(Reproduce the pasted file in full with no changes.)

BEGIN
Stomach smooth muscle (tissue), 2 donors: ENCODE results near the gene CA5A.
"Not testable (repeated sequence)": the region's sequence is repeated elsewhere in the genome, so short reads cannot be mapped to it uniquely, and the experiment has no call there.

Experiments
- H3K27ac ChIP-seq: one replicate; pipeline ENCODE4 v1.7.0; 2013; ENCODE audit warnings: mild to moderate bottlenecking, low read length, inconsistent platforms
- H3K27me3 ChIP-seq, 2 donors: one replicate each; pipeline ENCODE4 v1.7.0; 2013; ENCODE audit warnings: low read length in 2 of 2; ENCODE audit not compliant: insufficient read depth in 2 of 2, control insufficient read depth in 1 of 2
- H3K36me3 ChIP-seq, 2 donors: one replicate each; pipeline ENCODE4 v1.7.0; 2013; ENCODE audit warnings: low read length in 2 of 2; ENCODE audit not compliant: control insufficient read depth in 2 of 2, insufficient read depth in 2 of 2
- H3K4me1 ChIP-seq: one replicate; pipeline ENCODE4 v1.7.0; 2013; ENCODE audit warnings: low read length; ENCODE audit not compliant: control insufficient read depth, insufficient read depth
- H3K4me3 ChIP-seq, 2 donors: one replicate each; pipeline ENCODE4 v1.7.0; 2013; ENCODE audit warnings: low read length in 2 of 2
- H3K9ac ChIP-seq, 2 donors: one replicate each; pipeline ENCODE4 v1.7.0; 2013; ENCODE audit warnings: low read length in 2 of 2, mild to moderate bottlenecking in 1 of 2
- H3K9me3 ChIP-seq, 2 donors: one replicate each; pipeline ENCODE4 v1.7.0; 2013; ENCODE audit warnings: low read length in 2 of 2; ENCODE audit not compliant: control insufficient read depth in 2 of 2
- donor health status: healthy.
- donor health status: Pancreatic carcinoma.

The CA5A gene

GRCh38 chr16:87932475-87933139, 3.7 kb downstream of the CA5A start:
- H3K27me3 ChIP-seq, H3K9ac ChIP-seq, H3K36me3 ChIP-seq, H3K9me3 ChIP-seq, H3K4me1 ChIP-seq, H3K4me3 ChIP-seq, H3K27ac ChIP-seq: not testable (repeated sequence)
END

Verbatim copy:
Stomach smooth muscle (tissue), 2 donors: ENCODE results near the gene CA5A.
"Not testable (repeated sequence)": the region's sequence is repeated elsewhere in the genome, so short reads cannot be mapped to it uniquely, and the experiment has no call there.

Experiments
- H3K27ac ChIP-seq: one replicate; pipeline ENCODE4 v1.7.0; 2013; ENCODE audit warnings: mild to moderate bottlenecking, low read length, inconsistent platforms
- H3K27me3 ChIP-seq, 2 donors: one replicate each; pipeline ENCODE4 v1.7.0; 2013; ENCODE audit warnings: low read length in 2 of 2; ENCODE audit not compliant: insufficient read depth in 2 of 2, control insufficient read depth in 1 of 2
- H3K36me3 ChIP-seq, 2 donors: one replicate each; pipeline ENCODE4 v1.7.0; 2013; ENCODE audit warnings: low read length in 2 of 2; ENCODE audit not compliant: control insufficient read depth in 2 of 2, insufficient read depth in 2 of 2
- H3K4me1 ChIP-seq: one replicate; pipeline ENCODE4 v1.7.0; 2013; ENCODE audit warnings: low read length; ENCODE audit not compliant: control insufficient read depth, insufficient read depth
- H3K4me3 ChIP-seq, 2 donors: one replicate each; pipeline ENCODE4 v1.7.0; 2013; ENCODE audit warnings: low read length in 2 of 2
- H3K9ac ChIP-seq, 2 donors: one replicate each; pipeline ENCODE4 v1.7.0; 2013; ENCODE audit warnings: low read length in 2 of 2, mild to moderate bottlenecking in 1 of 2
- H3K9me3 ChIP-seq, 2 donors: one replicate each; pipeline ENCODE4 v1.7.0; 2013; ENCODE audit warnings: low read length in 2 of 2; ENCODE audit not compliant: control insufficient read depth in 2 of 2
- donor health status: healthy.
- donor health status: Pancreatic carcinoma.

The CA5A gene

GRCh38 chr16:87932475-87933139, 3.7 kb downstream of the CA5A start:
- H3K27me3 ChIP-seq, H3K9ac ChIP-seq, H3K36me3 ChIP-seq, H3K9me3 ChIP-seq, H3K4me1 ChIP-seq, H3K4me3 ChIP-seq, H3K27ac ChIP-seq: not testable (repeated sequence)